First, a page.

That is due to an expected slowing in global growth that would hit Chinese exports, as well as cooling demand at home, Evans-Pritchard wrote in a note Thursday.
In fact, seasonally adjust trade data will show that even though exports and imports both did better than expected in January, they still remained weaker than a few months ago, he added.
"For now, then, the broad trend in shipments still appears to be pointing down," Evans-Pritchard said.
Thursday's data release comes as American and Chinese trade negotiators began a new round of talks in Beijing this week as the world's two largest economies renewed efforts to reach a deal.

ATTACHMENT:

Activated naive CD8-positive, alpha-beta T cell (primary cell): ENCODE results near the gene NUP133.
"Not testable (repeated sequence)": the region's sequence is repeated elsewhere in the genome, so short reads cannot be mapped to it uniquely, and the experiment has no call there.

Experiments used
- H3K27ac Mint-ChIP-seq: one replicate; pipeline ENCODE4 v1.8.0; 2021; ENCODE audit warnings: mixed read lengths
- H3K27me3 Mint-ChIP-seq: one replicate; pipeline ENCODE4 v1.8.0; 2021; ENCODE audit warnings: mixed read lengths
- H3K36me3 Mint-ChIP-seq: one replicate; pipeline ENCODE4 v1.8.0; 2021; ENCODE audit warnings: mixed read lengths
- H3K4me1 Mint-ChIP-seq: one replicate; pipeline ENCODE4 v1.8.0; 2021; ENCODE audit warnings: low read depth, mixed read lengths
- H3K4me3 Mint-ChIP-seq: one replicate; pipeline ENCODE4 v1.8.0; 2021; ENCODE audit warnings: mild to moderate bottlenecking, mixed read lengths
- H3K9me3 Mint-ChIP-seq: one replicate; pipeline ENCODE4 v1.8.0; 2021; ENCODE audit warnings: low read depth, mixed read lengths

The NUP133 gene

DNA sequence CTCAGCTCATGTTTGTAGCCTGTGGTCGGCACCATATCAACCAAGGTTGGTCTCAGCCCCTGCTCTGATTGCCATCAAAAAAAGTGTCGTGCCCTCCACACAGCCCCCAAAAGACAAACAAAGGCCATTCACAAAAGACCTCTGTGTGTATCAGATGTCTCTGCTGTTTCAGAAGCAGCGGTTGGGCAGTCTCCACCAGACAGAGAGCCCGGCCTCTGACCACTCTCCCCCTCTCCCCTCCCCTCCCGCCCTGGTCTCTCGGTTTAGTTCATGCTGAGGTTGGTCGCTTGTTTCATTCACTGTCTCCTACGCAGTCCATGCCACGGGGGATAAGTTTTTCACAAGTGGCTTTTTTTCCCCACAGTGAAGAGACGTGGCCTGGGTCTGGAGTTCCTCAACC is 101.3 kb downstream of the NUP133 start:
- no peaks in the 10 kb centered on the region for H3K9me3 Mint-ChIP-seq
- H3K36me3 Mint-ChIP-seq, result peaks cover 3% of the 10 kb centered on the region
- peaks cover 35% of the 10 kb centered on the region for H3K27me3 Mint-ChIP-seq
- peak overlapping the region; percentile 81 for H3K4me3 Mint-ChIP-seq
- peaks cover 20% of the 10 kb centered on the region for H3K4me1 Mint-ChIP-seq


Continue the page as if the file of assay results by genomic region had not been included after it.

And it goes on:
Officials from both countries are trying to reach a deal ahead of a March 1 deadline when U.S. tariffs on $200 billion worth of Chinese imports are scheduled to increase to 25 percent from 10 percent.
Chinese President Xi Jinping will meet with Treasury Secretary Steven Mnuchin and U.S. Trade Representative Robert Lighthizer on Friday, the South China Morning Post reported.
—CNBC's Fred Imbert and Reuters contributed to this report.
Clarification: This article has been updated to clarify that China on Thursday reported exports and imports data for January that easily topped expectations.